Uncertainty seen after French, Greek elections
Updated: Mon May. 07 2012 12:01:47Key elections in France and Greece sparked more worries about Europe's ability to handle the burgeoning debt crisis, leaving investors concerned about the stability of the European economy.
The main stock exchange in Athens closed down 6.7 per cent alone on Monday, after falling 8 per cent -- its biggest drop since October 2008 -- earlier in the day.
Meanwhile, Eurozone shares recovered from year lows following a knee-jerk reaction to the election results. Still the German stock exchange was lower while the French stock exchange tip-toed into positive territory. The London Stock Exchange was closed on Monday.
The Athens exchange tumbled after Greece's two main political parties failed to win a combined majority as voters backed anti-austerity parties.
The country, which has already received much financial aid and bailouts from other countries, faces another election within two months if it cannot form a majority government.
Greece is in the fifth year of recession and has more than half its youth out of work following big spending cuts and tax increases in return for crucial international bailout funds.
Colin Cieszynski, a market analyst at CMC Markets in Toronto, said the Greek vote adds another layer of uncertainty to an already volatile situation.
"There is nobody in charge so who do you negotiate with and what are the policies going to be going forward?" he told CTV News Channel.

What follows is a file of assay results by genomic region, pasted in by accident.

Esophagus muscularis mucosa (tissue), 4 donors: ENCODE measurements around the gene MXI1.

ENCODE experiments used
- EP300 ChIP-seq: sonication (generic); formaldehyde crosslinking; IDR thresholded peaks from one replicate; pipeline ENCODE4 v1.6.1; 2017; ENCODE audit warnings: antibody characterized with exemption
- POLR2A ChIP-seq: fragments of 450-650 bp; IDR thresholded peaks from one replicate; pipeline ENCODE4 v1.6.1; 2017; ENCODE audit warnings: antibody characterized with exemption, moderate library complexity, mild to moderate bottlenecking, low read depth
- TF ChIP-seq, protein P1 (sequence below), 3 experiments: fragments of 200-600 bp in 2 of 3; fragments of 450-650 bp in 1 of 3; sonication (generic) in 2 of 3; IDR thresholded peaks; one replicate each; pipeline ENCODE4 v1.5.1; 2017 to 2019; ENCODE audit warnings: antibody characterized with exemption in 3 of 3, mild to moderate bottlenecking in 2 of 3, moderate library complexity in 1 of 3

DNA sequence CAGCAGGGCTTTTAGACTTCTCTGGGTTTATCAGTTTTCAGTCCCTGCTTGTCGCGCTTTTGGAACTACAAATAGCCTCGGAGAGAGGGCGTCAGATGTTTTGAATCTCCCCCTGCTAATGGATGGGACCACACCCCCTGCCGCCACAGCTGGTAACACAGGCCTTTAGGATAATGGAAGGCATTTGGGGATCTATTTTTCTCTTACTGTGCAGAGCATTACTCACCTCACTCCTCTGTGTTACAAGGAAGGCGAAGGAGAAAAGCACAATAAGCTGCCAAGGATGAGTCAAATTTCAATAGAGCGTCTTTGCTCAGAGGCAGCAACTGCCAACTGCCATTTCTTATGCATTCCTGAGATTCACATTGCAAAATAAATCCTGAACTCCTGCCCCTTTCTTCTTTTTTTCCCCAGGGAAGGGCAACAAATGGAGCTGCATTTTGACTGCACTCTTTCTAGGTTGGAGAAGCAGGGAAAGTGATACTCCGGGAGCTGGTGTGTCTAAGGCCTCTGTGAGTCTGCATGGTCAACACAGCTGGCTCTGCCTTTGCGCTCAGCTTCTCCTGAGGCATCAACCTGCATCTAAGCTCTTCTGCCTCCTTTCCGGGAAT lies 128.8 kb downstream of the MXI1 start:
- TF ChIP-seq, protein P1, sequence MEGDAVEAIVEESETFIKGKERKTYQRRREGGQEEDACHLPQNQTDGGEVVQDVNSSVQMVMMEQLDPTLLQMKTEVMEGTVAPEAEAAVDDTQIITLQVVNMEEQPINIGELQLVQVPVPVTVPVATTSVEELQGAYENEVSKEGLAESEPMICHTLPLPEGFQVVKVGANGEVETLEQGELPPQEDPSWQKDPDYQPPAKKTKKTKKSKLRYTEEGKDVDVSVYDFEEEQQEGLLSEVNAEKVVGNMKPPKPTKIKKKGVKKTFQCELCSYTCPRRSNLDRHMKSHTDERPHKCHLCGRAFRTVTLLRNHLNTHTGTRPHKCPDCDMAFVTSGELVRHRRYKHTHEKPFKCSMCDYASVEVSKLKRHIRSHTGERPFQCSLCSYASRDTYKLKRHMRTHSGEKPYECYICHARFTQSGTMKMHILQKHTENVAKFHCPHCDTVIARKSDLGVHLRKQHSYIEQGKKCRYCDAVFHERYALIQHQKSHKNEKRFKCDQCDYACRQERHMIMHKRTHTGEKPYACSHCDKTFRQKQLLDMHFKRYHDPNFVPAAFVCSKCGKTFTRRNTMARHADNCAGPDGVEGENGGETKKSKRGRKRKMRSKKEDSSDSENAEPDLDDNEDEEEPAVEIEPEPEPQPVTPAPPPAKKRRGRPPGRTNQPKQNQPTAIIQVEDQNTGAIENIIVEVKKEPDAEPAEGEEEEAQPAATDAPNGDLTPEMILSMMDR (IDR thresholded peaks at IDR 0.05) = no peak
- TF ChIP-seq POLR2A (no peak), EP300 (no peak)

"What we are really looking at in terms of uncertainty going forward is what will the next round be like? Will the next round of austerity measures go through or will they have to come up with some sort of balance between growth and austerity?"
Markets were also roiled after French socialist candidate Francois Hollande defeated President Nicolas Sarkozy in a narrow vote Sunday. Hollande campaigned on the need for more growth-generating economic policies and less reliance on austerity.
"Austerity can no longer be inevitable!" Hollande declared in his victory speech.
Pundits, noting that Hollande also campaigned on a platform for change, suggested that change is exactly what France and the rest of Europe could experience.
Matthias Matthijs, a professor at American University, said Hollande's election could be considered a "very important vote" given that leaders in Spain and Italy want more emphasis on growth and structural reform as well.
"I think we might have more orienting of the European story towards more growth and less aggressive cutting," he told CTV News. "I think in that sense it is a very important vote."
Despite the election setbacks, world leaders vowed to work with the new French government.
The White House said President Barack Obama called Hollande after the results were announced.
"President Obama indicated that he looks forward to working closely with Mr. Hollande and his government on a range of shared economic and security challenges," the U.S. said in a statement.
"President Obama noted that he will welcome President-elect Hollande to Camp David for the G-8 Summit and to Chicago for the NATO Summit later this month, and proposed that they meet beforehand at the White House."
Meanwhile, Germany vowed to continue its co-operation with France to maintain European Union policies. Chancellor Angela Merkel spoke with Hollande for the first time on Monday.
"We said we will work well and intensively together," she told reporters. Merkel has invited Hollande to come to Germany after his inauguration.
However, Merkel cautioned against hopes that the austerity measures already agreed by European leaders could now be renegotiated.
"We in Germany, and I personally, believe the fiscal pact is not up for negotiation," she said.
Canadian Minister Stephen Harper also called Hollande Sunday to express his desire to work closely with France.
With files from the Associated Press